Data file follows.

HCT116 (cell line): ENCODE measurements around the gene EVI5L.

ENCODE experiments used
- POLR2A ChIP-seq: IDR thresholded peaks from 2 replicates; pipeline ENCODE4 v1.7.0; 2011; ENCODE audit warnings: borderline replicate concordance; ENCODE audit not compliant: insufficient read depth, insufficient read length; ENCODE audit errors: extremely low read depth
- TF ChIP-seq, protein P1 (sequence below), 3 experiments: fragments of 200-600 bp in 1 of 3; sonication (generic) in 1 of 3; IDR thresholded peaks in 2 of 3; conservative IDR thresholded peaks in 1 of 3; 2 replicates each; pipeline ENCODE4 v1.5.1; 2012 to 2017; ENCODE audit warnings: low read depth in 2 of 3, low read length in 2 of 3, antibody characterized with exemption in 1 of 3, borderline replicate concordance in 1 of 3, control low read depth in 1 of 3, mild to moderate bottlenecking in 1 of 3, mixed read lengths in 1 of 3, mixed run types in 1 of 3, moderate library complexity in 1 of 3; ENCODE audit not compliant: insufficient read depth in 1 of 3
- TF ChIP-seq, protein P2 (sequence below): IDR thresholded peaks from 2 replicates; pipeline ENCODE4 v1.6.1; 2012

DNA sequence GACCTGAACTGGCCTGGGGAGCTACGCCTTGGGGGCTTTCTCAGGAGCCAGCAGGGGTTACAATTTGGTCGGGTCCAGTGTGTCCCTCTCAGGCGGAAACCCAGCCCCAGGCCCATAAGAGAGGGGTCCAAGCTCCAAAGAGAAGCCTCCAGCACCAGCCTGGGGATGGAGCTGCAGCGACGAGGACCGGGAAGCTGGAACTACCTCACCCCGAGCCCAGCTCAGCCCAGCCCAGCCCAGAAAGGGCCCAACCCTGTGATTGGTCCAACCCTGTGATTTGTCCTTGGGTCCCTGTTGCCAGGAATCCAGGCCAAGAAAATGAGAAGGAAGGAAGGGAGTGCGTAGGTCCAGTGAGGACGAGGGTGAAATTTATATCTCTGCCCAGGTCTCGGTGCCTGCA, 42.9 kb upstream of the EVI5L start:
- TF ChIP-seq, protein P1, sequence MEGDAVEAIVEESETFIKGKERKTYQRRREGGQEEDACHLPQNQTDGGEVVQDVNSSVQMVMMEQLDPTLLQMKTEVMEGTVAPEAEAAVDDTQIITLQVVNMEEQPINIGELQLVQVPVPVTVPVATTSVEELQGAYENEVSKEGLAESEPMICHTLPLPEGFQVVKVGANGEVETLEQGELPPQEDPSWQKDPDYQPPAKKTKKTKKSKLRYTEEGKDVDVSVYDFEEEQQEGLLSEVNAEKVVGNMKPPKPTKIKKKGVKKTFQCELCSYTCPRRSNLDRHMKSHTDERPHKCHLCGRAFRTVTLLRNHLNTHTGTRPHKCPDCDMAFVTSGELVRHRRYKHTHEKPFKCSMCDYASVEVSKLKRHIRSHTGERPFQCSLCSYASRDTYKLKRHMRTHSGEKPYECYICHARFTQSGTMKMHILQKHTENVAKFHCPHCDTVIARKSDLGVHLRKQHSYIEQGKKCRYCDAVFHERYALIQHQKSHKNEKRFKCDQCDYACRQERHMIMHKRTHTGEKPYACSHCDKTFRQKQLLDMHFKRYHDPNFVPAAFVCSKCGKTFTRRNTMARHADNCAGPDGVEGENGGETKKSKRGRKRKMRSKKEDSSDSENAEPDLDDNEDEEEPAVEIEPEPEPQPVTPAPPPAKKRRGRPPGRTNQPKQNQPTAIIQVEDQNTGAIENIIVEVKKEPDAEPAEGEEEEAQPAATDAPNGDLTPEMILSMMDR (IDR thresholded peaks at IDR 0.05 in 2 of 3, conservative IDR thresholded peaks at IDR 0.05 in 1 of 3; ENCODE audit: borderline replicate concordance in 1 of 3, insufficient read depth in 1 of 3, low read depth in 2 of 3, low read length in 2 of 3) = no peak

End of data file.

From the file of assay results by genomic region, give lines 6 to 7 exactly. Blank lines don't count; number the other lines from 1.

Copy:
DNA sequence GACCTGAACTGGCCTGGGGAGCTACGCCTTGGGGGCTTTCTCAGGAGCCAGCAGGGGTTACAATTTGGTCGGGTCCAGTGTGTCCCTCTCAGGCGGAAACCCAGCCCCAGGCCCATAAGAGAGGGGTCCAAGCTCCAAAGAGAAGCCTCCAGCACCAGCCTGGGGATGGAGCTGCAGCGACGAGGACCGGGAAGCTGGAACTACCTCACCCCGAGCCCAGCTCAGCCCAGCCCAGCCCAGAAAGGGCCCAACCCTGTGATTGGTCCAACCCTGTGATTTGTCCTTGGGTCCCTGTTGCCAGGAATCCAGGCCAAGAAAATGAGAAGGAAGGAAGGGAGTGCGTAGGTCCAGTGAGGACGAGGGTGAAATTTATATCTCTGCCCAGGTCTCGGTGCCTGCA, 42.9 kb upstream of the EVI5L start:
- TF ChIP-seq, protein P1, sequence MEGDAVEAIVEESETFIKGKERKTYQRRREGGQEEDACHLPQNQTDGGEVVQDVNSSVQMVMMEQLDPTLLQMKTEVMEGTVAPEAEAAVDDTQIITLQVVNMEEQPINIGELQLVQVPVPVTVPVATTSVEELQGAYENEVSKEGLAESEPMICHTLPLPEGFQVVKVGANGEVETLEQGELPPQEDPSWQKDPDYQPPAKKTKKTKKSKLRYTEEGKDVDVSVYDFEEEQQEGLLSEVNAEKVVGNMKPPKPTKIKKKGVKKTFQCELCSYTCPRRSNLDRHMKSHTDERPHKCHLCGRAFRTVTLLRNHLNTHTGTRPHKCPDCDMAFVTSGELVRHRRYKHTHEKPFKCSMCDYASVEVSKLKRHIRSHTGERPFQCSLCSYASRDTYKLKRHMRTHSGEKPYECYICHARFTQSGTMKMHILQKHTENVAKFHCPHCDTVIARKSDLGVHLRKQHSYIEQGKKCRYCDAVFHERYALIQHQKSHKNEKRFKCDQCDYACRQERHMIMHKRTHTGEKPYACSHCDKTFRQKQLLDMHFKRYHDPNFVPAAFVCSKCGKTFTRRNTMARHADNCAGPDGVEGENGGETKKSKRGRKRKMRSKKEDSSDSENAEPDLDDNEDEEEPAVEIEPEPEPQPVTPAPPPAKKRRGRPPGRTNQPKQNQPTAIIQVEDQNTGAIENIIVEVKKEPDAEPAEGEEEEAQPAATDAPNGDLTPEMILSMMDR (IDR thresholded peaks at IDR 0.05 in 2 of 3, conservative IDR thresholded peaks at IDR 0.05 in 1 of 3; ENCODE audit: borderline replicate concordance in 1 of 3, insufficient read depth in 1 of 3, low read depth in 2 of 3, low read length in 2 of 3) = no peak